Campbell plays with the faculty of mind called perception: How we translate sensory information into a conceptual label of "what something is." We see a white blob contrasted against the blue sky, and we know it is a "cloud." We walk into a room, and we don't see a confusing montage of light, dark, and colors; we automatically parse the input into the floor, the walls, the furniture, the people, etc. Similarly, we can recognize the sound of a bird and the wet touch of our dog's nose against our leg. This is a remarkable faculty of mind, and we couldn't live without it.
How much information is needed to perceive something -- to change the raw sensory input into a constructed idea? We live in a world of extreme resolution; digital screens seem only to increase in pixel density. The above image was created by Leon Harmon of Bell Labs in 1973, based on a picture of whom? For most people (who also know American history), it's not difficult to identify Abraham Lincoln. So little information gets translated into a definite concept! Campbell's work uses moving images -- really flickering white LEDs -- to impart the concept of birds flying or people swimming with a similarly sparse amount of data.
Consider what this means for how your mind operates in the world. With scant information, your mind can construct entire worldviews, epic stories, and full-scale theories. (This goes beyond what is called perception in meditation, into the realm of "proliferation"). A glimpse from a stranger, and you have a whole story about their motivation and life story. An overheard phrase, and you instantly imagine the whole conversation. If you don't think you'd jump to such conclusions, just watch the show unfold in meditation.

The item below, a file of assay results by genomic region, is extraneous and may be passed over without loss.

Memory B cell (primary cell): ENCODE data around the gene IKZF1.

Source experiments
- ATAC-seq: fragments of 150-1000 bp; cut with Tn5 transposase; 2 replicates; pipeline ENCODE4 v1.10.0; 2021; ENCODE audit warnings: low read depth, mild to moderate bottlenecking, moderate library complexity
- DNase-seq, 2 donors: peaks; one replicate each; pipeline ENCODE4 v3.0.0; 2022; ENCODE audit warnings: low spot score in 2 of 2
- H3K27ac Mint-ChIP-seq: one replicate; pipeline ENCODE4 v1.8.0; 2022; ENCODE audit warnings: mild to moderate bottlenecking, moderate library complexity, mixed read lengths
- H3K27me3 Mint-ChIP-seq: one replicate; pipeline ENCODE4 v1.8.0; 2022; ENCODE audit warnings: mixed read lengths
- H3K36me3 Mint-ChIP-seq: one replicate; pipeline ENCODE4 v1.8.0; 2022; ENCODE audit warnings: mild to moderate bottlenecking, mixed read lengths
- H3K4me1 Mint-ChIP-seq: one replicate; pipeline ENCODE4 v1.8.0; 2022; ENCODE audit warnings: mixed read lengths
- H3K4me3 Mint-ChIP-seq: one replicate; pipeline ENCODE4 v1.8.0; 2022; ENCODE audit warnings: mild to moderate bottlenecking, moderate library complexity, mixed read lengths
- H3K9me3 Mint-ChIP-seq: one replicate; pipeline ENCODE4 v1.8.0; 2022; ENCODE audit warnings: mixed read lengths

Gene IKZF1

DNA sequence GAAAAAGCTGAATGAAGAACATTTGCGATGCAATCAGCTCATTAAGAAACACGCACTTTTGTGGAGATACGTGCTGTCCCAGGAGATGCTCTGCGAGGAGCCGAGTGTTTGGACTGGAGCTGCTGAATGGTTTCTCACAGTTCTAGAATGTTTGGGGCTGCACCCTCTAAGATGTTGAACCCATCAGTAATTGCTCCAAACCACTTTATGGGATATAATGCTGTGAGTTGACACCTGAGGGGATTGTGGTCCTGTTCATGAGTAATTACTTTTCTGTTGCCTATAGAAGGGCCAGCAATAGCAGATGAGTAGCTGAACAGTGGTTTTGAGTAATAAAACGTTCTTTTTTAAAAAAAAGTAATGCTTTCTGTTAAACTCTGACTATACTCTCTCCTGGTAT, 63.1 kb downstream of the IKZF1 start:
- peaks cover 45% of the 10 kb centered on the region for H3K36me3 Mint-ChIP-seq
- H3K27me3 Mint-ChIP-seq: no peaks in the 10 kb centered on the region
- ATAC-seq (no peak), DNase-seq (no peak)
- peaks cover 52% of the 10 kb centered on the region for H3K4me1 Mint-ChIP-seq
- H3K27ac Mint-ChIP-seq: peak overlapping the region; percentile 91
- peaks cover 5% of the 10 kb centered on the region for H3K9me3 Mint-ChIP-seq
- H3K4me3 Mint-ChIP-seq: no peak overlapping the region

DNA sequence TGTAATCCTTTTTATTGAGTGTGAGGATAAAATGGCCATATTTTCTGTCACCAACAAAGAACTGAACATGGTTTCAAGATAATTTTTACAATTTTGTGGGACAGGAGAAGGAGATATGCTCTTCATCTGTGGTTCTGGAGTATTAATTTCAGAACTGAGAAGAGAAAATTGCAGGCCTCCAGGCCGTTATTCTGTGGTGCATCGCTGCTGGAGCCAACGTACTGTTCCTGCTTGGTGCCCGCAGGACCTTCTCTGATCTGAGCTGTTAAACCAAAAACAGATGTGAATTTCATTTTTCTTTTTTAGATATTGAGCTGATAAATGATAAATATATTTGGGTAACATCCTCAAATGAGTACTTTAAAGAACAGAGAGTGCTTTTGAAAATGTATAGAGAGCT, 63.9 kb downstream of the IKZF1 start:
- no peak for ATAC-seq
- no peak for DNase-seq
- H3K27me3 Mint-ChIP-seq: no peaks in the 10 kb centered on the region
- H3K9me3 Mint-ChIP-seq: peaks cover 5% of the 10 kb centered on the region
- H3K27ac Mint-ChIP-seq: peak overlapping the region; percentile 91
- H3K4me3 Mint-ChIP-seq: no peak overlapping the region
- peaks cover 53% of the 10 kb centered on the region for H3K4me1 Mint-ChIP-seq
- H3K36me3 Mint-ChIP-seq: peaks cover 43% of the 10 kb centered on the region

Perception is a 2-edged sword. Essential for navigating the world, and highly prone to error. (A good study to undertake: What misperceptions are currently driving your life?)
Over the course of an hour at the art gallery, I guided participants through a "tour" of the body and mind, encouraging people to slow down, drop their habitual ways of seeing themselves, and open to the play of the senses. After a good amount of time to settle in and begin to experience the world more freshly, I asked them to open their eyes and view the art around the room. The pieces are simple, just light and dark and motion. They ask us to join their simplicity, while also serving as temptations for the proliferating mind to build judgments, stories, and ideas.
After today's session, the Development Director who had organized the meditations told me that she had a profound experience upon opening her eyes during the meditation. She suddenly saw the art "without any idea of what I wanted or didn't want. There was no overlay from my own desires."
Exactly. This is the world that meditation opens: The world as it is, not as we want it to be.